AC power transformers
AC power transformers are one of the keys to allowing widespread distribution of electric power as we see it today. Transformers efficiently convert electricity to higher voltage for long distance transmission and back down to low voltages suitable for customer usage.
The distribution transformer normally serves as the final transition to the customer and often provides a local grounding reference. Most distribution circuits have hundreds of distribution transformers.
Distribution feeders may also have other transformers: voltage regulators, feeder step banks to interface circuits of different voltages, and grounding banks.
What does an AC transformer actually do?
A transformer efficiently converts electric power from one voltage level to another. A transformer is two sets of coils coupled together through a magnetic field. The magnetic field transfers all of the energy (except in an autotransformer). In an ideal transformer (Figure 1), the voltages on the input and the output are related by the turns ratio of the transformer:
V1 = V2 × N1 / N2
- N1 and N2 are the number of turns and
- V1 and V2 are the voltage on windings 1 and 2
In a real transformer, not all of the flux couples between windings. This leakage flux creates a voltage drop between windings, so the voltage is more accurately described by:
V1 = N1 / N2 × V2 – XL × I1
- XL is the leakage reactance in ohms as seen from winding 1, and
- I1 is the current out of winding 1.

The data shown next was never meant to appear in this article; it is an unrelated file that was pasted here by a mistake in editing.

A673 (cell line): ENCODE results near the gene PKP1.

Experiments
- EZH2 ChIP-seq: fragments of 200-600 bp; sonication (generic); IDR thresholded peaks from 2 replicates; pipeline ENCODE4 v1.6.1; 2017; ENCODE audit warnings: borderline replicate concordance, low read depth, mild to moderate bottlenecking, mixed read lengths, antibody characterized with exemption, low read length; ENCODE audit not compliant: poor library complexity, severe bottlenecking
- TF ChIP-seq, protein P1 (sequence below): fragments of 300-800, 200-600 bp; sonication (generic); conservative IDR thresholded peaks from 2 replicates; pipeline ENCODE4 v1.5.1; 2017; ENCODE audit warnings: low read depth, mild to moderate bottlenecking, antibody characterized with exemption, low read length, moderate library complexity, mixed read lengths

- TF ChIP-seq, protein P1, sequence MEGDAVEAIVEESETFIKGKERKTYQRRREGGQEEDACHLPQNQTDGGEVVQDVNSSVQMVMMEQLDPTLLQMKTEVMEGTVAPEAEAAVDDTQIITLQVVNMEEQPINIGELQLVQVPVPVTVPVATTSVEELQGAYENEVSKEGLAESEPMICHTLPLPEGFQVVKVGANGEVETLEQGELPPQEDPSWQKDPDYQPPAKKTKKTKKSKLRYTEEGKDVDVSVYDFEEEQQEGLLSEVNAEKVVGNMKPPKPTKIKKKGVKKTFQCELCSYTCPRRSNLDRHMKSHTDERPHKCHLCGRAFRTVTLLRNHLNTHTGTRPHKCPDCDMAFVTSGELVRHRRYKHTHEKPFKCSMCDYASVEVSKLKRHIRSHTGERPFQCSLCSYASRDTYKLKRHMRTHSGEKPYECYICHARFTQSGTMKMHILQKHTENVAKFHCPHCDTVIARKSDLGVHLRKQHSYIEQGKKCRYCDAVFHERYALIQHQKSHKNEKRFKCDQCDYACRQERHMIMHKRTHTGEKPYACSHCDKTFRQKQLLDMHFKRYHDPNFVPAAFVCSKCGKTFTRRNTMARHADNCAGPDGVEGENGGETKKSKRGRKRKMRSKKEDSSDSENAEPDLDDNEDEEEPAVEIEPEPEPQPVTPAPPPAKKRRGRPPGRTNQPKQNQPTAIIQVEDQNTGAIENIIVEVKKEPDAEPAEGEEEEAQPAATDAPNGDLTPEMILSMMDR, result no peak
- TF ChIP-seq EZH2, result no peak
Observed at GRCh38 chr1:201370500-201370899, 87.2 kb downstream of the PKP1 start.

The current also transforms by the turns ratio, opposite of the voltage as:
I1 = I2 × N2 / N1
A transformer has a magnetic core that can carry large magnetic fields. The cold-rolled, grain-oriented steels used in cores have permeabilities of over 1000 times that of air. The steel provides a very low-reluctance path for magnetic fields created by current through the windings.
Consider voltage applied to the primary side (source side, high-voltage side) with no load on the secondary side (load side, low-voltage side). The winding draws exciting current from the system that sets up a sinusoidal magnetic field in the core. The flux in turn creates a back emf in the coil that limits the current drawn into the transformer.
…and when we add the load to the secondary
A transformer with no load on the secondary draws very little current, just the exciting current, which is normally less than 0.5% of the transformer’s full-load current. On the unloaded secondary, the sinusoidal flux creates an open-circuit voltage equal to the primary-side voltage times the turns ratio.
The magnetic coupling of the secondary current pulls current through the primary winding, keeping constant ampere-turns. Normally in an inductive circuit, higher current creates more flux, but not in a transformer (except for the leakage flux).